German scientists have revealed a gene with a key responsibility in the success of haplochromine cichlid breeding.
Walter Salzburger, Ingo Braasch and Axel Meyer from Konstanz University studied 19 haplochromine cichlid species and found that a gene known as colony-stimulating factor 1 receptor a (csf1ra) was expressed in the egg-spots or anal occeli of males of every species.
Egg spots on the anal fin are a characteristic of haplochromine cichlids and play an important role in the breeding system of these fish.
Haplochromine cichlids are maternal mouthbrooders. Once a female has laid her eggs, she picks them up in her mouth. A male will manoeuvre himself so that she is then attracted to the faux eggs on his fin. When she approaches him to gather the ~eggs into her mouth, the male will then discharge his sperm into her mouth and the existing eggs.
In humans, csf1r is a major regulator of macrophage and tissue development and is often associated with prostate, breast and ovary cancers.
However, here molecular evolutionary analyses showed that the domain of this gene underwent adaptive evolution at the same time as the emergence of the egg-dummies.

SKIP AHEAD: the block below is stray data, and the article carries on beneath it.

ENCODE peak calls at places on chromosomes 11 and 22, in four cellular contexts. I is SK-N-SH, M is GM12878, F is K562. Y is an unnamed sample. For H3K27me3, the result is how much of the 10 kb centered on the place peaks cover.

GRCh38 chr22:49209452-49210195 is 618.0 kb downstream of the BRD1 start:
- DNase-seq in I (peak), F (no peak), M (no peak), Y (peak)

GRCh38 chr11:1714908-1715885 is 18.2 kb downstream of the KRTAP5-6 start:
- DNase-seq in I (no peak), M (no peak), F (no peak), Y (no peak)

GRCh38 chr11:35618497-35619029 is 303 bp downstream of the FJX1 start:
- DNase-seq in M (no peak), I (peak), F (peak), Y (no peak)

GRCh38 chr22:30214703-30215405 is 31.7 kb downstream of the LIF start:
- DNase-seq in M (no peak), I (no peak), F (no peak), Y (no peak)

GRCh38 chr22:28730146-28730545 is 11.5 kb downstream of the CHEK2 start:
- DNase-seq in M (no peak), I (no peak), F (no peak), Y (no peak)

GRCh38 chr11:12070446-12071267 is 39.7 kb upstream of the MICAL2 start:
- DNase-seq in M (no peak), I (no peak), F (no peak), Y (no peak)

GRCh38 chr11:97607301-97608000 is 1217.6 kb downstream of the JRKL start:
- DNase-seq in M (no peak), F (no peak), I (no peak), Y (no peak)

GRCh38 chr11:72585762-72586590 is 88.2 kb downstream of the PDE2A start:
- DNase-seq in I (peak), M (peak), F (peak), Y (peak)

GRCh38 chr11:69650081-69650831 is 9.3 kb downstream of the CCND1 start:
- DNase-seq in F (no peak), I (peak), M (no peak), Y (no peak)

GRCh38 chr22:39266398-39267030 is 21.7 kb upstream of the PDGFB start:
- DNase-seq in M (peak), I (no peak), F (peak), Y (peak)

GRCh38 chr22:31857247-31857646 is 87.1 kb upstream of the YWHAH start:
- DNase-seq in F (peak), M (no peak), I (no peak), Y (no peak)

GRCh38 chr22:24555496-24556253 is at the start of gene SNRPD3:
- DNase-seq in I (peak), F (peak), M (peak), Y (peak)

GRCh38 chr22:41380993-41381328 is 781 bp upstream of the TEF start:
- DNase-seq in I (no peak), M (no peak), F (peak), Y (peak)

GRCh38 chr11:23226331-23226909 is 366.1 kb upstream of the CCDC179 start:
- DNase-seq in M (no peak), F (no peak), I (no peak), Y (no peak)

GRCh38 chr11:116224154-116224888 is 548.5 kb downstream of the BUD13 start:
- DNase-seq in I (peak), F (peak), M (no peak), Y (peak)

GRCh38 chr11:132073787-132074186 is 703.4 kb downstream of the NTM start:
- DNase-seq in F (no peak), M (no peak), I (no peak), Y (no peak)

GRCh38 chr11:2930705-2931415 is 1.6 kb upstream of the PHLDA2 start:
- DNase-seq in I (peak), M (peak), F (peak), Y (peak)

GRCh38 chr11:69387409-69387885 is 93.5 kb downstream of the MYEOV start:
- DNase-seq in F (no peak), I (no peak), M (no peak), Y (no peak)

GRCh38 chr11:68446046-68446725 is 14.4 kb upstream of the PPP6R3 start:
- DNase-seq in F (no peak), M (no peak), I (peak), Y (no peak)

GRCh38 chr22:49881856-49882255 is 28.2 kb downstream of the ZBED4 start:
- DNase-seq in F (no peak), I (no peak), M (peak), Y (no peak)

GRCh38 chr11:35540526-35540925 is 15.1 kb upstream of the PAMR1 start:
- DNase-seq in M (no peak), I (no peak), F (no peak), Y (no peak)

It was also found that csf1ra is expressed in the egg-dummies of a distantly related cichlid species, Ophthalmotilapia ventralis, in which markings with similar functions evolved on the pectoral fin in convergence to those of the haplochromines.
There are around 1800 species of cichlids in East Africa, 80% of which are members of the extremely diverse haplochromine group.
The group is an amazing example of rapid evolution and adaptive radiation, where a single line evolves to fill a series of very different niches. Indeed, most of the cichlids found in Lake Malawi and Lake Victoria are haplochromines.
For more information see: Meyer A, Salzburger W and I Braasch (In press) - Adaptive sequence evolution in a color gene involved in the formation of the characteristic egg-dummies of male haplochromine cichlid fishes. BMC Biology (in press).